Threshold Signature

A threshold signature system (TSS) is a unique public-key cryptography scheme that aims to take away the need for single private keys securing a user’s assets all by itself. It functions by distributing secret keys to multiple users, called their ‘secret share.’


A token in general parlance is a voucher that is used to purchase goods and services within an environment. Tokens are often bought with fiat currencies or given as a reward for an offer.

Token Approval/Revoking

Token approval is the permission granted to smart contracts to spend tokens when users interact with decentralized apps (DApps). The majority of decentralized finance (DeFi) apps use what is known as “infinite approval” as the default setting. This makes future transactions easier to manage.


Tokenomics is a portmanteau coined by combining token and economics. It simply refers to the economics that determines the supply and demand of a token. Tokenomics is important because it describes the math and incentives that govern a token. It details how a cryptocurrency works and whether investors will find it appealing over the long term.

Total Value Locked (TVL)

Total value locked (TVL) is the total of all crypto assets held in (DeFi) protocols. It includes all the tokens deposited in DeFi protocols offering services that include staking, lending, and liquidity pools. A protocol’s TVL changes when investors or users deposit or withdraw in the DeFi pools.

Transaction Signature

A transaction signature refers to the digital information used in cryptocurrency transactions to verify the identity of its participants. Through advanced cryptography, transaction signatures are formed from a combination of public and private keys. Every transaction is assigned a unique transaction signature to ensure that once a signature is already used to verify a particular transaction, there won’t be any duplicates.

Turnkey Solution

A turnkey solution refers to a series of functionalities that can be readily implemented on any business operations conveniently without causing disruption. This removes the need for enterprise owners to perform expensive in-house oriented solutions to adapt to customer demands.


Typosquatting is a form of cyberattack in which bad actors capitalize on mistyped URLs to trick unsuspecting users by directing them to malicious websites that look like their legitimate counterparts. Users then provide sensitive information such as login details to the fake websites.


A blockchain validator is a person responsible for confirming and verifying transactions on the blockchain. A blockchain is a decentralized public ledger for the record of transactions.

VASP (Virtual Asset Service Provider)

Virtual Asset Service Providers (VASP) refer to platforms or entities that facilitate financial activities involving transactions made in digital assets. These include money transfers, the exchange of assets from virtual assets to fiat currencies, and the storage and sale of these assets.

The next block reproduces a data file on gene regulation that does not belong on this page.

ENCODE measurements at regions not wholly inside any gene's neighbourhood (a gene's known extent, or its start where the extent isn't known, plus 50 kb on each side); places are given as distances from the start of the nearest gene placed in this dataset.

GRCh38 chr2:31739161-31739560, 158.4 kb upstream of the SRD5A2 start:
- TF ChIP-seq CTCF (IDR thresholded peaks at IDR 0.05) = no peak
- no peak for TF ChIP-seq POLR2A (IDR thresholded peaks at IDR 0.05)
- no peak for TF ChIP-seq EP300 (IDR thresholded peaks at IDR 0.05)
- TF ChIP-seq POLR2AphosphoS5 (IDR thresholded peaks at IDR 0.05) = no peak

Vesting refers to a process in which tokens of a new project are locked up and periodically released to the market. Most crypto projects handle vesting differently, but the end goal is usually to protect the token from crashing.


The acronym WAGMI stands for “We Are All Gonna Make It.” It is a rallying cry used within the crypto community to signal high conviction and optimism for a better crypto future, which is not indicated with any specificity through the use of the phrase.

Wallet Management System

A cryptocurrency wallet management system is a program designed to facilitate the management of multiple virtual currency wallets from a single interface. Institutional or retail crypto investors can use it.

Warm Wallet

Warm wallets are digital asset storage systems that function like “hot wallets.” Their main difference is that they are usually software that is downloadable, unlike the hot wallets offered by most exchanges.


The term whitelist can have many meanings in the crypto sector. In general, a whitelist refers to a list of individuals, wallet addresses, or entities deemed to be trustworthy.

Wrapped token

A wrapped token is a token pegged to the value of a cryptocurrency from a different blockchain and that always carries the same value as the underlying asset. Wrapped tokens allow crypto assets to be used on non-native blockchains, and are used as a solution to blockchain interoperability challenges.

Yield Farming

Yield farming, also referred to as liquidity mining, is a Decentralized Finance (DeFi) rewards scheme that incentivizes crypto holders to become liquidity providers for a project. Yield farming involves lending your cryptocurrency to others using a smart contract, and, in return lenders earn more cryptocurrency.

YubiKey Authentication

YubiKey authentication refers to the hardware-based access authorization tool for devices and networks. This works through the YubiKeys, which are like flash drives that can be plugged into USB-A or USB-C ports. The device is manufactured by a company called YubiCo.

Zero-Trust Security

Zero-trust security refers to a security model backed by rigorous identity authentication tools. It aims to limit access to applications and data to only a certain group of authenticated and authorized users. This can also provide high-level security to users and applications from malicious actors online.